Tao is arguably the greatest living mathematician, and has been called the greatest mathematician of his generation. Born in South Australia, Tao was a child prodigy, the youngest person ever to win a medal in the International Mathematical Olympiad—he was ten. He has since won the Field Medal, the “Nobel Prize” for mathematicians. Terence Tao holds the James and Carol Collins Chair in Mathematics at the University of California at Los Angeles (UCLA).
At the age of 14, Tao attended the Research Science Institute, a summer seminar for talented high school students hosted by the Massachusetts Institute of Technology (MIT). At the age of 16, he received his bachelor’s and master’s degrees in mathematics at Princeton University. He received his Ph.D. from Princeton at age 20. He joined UCLA at the age of 24 and became the youngest person ever appointed to full professor by the university.
Tao’s focus is on partial differential equations, a nonlinear area of calculus, or the mathematics of change. Those who know him are quick to point out that he has an impressive grasp of seemingly all of mathematics—a rare feat, particularly today in an age of specialization. He has also done important work in fields as diverse as probability theory to number theory. As fellow mathematician Timothy Gowers put it when reviewing one of Tao’s books, “it is not easy to find gaps in Tao’s knowledge, and if you do then you may well find that the gaps have been filled a year later.”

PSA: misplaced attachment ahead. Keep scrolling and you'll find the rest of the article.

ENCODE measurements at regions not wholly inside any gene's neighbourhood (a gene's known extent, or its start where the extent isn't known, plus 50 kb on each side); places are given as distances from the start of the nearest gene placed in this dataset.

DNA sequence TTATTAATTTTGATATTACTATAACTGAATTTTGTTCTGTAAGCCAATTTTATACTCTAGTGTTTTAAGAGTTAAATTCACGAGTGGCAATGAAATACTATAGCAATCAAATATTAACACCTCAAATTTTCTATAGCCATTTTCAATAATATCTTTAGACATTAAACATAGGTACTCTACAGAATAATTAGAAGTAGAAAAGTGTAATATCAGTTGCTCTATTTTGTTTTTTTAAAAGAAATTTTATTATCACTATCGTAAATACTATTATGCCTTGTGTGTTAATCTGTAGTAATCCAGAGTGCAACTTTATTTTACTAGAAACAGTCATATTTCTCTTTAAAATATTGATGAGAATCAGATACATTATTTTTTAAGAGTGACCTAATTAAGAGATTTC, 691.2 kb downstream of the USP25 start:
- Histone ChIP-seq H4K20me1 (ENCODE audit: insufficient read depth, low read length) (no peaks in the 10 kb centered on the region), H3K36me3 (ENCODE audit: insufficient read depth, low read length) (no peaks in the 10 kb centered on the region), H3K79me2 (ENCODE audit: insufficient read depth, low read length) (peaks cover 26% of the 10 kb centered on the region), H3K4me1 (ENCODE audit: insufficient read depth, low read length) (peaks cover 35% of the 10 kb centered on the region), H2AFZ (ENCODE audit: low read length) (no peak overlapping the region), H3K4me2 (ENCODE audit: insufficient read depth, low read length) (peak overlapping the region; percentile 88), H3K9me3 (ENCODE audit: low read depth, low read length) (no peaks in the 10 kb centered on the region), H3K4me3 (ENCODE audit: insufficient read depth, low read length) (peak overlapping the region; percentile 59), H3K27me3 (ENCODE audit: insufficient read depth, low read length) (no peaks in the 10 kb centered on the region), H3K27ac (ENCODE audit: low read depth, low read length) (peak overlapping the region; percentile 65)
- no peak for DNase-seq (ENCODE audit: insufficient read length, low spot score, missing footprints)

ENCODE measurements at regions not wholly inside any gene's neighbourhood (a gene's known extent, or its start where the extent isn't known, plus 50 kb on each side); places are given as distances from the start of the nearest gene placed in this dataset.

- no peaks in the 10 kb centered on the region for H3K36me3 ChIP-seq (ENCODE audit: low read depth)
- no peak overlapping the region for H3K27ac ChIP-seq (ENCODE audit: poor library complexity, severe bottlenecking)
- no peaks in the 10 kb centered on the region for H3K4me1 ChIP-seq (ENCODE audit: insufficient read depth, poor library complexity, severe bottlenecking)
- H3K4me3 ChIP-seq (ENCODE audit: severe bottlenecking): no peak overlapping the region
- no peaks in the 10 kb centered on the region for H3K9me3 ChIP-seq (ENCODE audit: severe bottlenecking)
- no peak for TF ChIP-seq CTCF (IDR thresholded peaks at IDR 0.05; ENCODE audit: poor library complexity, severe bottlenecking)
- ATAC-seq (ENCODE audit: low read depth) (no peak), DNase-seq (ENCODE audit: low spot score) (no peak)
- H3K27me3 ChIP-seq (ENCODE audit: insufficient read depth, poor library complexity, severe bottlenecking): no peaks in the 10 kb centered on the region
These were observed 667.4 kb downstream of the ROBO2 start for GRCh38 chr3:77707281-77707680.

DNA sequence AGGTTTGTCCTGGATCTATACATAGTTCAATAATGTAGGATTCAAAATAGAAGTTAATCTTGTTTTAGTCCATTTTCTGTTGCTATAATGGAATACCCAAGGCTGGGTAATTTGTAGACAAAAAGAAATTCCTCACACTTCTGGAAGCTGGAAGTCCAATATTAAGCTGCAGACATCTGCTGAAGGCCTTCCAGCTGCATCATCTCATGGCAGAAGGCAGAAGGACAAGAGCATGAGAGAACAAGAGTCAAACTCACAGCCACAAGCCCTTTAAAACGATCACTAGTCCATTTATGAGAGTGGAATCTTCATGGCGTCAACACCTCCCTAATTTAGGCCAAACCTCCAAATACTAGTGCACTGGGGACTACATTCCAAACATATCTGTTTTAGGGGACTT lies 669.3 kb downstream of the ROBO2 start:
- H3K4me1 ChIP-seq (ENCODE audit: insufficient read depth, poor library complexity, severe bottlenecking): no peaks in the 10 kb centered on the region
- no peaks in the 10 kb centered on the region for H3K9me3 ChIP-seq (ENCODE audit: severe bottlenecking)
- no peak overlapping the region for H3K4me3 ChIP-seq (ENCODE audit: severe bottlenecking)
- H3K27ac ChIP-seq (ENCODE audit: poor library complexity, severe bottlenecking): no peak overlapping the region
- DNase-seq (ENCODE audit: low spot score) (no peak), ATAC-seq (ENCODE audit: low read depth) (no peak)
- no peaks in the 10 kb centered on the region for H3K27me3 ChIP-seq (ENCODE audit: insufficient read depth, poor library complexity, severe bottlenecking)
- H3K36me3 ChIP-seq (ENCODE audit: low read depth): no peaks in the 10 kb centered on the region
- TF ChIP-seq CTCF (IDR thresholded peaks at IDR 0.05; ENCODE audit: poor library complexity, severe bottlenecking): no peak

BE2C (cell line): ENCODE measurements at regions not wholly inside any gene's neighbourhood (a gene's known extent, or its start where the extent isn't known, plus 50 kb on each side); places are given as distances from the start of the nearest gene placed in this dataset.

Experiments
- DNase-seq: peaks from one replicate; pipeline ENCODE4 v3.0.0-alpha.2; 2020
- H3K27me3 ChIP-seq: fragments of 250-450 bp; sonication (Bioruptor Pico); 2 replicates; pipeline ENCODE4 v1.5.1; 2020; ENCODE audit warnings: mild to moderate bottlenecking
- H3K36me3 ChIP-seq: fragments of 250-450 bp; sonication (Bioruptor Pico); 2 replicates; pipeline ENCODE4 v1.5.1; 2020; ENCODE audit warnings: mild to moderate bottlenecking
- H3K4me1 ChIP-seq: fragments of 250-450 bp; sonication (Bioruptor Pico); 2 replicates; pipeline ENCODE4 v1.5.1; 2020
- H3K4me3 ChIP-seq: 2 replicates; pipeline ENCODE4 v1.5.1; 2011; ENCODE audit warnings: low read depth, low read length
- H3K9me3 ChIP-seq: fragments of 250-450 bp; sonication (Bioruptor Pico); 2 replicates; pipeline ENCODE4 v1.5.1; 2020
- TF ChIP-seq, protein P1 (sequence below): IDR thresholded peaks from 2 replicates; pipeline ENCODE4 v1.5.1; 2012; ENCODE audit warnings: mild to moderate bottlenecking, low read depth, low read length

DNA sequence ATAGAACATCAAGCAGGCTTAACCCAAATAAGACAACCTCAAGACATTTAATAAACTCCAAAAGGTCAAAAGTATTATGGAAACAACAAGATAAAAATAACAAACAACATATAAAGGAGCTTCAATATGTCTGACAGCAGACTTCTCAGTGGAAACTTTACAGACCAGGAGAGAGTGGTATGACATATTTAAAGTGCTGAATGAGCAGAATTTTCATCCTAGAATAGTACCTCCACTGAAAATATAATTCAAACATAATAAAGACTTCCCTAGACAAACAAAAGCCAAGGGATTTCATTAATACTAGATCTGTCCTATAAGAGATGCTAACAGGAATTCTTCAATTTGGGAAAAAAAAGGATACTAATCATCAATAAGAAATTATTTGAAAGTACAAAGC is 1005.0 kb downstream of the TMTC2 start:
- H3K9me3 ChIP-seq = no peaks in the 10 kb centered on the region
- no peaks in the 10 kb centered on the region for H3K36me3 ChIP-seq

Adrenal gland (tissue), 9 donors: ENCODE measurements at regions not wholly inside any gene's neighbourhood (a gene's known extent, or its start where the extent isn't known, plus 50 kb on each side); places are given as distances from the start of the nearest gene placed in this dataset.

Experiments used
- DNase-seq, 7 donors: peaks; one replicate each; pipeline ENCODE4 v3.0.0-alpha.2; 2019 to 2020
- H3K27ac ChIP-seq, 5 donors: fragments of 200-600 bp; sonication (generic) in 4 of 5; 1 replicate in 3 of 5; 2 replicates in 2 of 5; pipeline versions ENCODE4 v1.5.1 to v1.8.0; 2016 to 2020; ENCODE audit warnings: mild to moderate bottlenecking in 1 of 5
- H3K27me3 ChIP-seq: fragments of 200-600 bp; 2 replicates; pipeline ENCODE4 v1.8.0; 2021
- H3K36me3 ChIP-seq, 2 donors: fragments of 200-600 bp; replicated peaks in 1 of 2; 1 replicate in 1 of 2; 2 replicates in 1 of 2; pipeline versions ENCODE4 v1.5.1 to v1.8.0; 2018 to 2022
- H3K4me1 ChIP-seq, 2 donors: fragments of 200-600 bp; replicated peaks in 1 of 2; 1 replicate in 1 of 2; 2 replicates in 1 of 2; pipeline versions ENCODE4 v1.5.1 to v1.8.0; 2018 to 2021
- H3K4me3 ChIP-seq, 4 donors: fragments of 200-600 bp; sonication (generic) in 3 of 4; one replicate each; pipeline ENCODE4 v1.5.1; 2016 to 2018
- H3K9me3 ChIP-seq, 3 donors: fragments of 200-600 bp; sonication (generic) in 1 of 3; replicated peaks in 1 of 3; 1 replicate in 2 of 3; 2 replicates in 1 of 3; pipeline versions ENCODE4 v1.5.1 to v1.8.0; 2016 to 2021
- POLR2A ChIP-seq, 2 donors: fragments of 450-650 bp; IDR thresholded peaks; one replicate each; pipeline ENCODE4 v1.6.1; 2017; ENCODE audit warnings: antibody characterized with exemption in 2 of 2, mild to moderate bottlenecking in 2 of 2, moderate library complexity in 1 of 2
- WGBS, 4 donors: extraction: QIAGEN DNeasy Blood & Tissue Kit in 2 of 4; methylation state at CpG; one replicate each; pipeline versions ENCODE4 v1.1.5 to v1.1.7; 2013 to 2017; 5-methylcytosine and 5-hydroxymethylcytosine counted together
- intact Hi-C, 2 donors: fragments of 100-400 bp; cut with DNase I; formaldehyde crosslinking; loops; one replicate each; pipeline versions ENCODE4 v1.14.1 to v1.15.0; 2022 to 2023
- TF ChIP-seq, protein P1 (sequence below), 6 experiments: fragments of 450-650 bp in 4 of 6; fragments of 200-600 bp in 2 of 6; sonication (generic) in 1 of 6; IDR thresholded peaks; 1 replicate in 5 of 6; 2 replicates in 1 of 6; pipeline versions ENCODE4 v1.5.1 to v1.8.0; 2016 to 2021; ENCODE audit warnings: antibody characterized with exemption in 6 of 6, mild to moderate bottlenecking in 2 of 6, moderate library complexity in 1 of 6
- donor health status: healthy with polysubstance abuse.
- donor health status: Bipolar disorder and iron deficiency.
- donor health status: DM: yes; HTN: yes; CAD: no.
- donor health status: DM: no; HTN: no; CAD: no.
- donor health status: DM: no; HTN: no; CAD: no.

Tao has won numerous awards, including but not limited to the Field Medal (referenced above), in 2006 a MacArthur Award (the “genius” award), Fellow of the Royal Society (2007), and in 2009 he was inducted into the American Academy of Arts and Sciences.
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